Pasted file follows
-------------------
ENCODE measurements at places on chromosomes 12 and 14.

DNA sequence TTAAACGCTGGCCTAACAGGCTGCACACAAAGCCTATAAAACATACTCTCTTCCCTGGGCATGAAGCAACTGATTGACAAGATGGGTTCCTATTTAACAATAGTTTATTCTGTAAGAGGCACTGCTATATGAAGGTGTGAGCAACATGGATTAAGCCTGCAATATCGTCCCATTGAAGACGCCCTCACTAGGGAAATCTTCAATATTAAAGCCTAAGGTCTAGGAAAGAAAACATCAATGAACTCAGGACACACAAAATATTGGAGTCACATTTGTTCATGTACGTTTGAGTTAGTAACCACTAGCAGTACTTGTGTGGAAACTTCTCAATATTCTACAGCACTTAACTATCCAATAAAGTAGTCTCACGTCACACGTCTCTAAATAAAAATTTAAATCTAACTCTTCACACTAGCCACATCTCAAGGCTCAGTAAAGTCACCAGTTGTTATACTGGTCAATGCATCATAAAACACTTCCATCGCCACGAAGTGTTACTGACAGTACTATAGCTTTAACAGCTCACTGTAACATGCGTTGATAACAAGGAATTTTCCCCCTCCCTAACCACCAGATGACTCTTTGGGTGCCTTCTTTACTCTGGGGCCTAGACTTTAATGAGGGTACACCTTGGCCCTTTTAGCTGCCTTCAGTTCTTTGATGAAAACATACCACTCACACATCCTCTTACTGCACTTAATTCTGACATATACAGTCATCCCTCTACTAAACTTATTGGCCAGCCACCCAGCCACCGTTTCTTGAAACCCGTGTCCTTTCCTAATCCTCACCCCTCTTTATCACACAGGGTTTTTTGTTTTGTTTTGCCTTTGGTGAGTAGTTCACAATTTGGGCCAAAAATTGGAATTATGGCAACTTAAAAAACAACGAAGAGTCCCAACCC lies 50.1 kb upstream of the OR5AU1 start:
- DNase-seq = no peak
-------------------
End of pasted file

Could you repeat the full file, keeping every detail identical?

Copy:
ENCODE measurements at places on chromosomes 12 and 14.

DNA sequence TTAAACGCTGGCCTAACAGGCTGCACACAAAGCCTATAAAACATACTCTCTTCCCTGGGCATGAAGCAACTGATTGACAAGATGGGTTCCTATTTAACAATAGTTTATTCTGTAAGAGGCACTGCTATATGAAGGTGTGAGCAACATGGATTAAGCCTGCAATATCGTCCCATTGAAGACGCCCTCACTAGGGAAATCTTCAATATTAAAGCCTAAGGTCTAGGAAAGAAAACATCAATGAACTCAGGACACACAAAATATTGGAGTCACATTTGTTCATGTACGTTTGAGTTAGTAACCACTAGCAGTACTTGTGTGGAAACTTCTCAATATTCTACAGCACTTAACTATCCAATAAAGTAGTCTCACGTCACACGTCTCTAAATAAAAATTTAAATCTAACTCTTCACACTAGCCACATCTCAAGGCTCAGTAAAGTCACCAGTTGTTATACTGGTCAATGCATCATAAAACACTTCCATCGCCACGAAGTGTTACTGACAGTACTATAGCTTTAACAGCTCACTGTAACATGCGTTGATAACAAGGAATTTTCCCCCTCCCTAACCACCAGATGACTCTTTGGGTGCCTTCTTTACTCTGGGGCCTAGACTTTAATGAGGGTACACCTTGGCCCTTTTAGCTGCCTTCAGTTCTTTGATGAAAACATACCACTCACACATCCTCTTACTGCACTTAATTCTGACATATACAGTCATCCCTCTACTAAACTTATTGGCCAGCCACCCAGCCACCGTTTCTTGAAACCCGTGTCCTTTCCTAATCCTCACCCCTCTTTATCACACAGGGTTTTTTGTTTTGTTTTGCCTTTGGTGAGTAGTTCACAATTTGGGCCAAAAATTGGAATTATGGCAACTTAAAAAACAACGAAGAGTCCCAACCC lies 50.1 kb upstream of the OR5AU1 start:
- DNase-seq = no peak